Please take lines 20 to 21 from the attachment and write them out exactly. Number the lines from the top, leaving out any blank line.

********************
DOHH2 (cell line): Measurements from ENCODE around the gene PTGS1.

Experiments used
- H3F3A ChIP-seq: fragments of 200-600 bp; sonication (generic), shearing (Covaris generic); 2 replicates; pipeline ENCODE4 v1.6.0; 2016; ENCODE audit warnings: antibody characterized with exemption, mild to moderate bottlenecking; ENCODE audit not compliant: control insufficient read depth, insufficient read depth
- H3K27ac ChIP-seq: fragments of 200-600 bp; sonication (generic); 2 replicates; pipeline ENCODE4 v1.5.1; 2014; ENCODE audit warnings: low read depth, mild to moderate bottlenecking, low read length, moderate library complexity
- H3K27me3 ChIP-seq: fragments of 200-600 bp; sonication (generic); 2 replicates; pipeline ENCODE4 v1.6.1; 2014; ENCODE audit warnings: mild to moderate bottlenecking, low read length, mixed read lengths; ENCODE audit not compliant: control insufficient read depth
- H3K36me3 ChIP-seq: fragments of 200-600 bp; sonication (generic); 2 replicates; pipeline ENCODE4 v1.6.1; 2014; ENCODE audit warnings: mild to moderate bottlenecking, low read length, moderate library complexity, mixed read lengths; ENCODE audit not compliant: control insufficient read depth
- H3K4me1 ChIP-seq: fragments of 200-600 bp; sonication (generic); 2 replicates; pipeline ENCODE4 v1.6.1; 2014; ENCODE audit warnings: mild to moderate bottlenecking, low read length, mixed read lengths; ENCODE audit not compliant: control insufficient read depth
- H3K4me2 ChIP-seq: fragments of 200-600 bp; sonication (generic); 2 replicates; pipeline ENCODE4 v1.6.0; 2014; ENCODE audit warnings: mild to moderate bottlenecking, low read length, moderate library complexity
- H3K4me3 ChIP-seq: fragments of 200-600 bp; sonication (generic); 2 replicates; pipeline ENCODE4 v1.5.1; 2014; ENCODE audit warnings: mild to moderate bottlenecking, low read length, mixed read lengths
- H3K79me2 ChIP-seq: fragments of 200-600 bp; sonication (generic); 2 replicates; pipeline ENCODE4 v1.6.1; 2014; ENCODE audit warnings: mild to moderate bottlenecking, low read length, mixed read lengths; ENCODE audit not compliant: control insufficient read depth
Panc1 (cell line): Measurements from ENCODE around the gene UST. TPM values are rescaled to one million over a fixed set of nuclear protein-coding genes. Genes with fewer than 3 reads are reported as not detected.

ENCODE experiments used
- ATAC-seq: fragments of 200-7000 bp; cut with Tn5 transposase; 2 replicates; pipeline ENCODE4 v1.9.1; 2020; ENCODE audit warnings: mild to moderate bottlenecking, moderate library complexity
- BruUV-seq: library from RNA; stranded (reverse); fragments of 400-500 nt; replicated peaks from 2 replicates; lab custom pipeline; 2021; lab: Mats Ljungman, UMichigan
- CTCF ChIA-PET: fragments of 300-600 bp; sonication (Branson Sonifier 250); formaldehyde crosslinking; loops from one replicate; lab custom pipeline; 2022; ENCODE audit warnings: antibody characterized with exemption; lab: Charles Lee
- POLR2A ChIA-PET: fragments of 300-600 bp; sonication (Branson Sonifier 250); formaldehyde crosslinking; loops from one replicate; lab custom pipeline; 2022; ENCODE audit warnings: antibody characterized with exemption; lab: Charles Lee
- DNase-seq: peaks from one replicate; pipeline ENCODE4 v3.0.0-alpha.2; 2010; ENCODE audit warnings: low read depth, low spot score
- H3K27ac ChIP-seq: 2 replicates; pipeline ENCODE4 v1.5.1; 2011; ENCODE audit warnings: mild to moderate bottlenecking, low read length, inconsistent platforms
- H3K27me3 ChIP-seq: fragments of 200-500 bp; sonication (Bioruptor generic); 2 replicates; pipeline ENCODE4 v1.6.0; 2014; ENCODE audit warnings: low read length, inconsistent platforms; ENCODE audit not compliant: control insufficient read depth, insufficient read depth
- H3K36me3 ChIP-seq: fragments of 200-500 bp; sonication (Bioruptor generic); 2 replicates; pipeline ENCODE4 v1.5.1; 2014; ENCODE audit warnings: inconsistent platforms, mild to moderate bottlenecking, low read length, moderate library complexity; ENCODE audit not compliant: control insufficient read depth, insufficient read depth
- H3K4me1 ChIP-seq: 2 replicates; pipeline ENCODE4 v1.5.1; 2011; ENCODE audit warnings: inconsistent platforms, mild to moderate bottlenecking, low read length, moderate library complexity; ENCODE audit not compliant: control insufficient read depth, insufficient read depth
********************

- H3K36me3 ChIP-seq: fragments of 200-500 bp; sonication (Bioruptor generic); 2 replicates; pipeline ENCODE4 v1.5.1; 2014; ENCODE audit warnings: inconsistent platforms, mild to moderate bottlenecking, low read length, moderate library complexity; ENCODE audit not compliant: control insufficient read depth, insufficient read depth
- H3K4me1 ChIP-seq: 2 replicates; pipeline ENCODE4 v1.5.1; 2011; ENCODE audit warnings: inconsistent platforms, mild to moderate bottlenecking, low read length, moderate library complexity; ENCODE audit not compliant: control insufficient read depth, insufficient read depth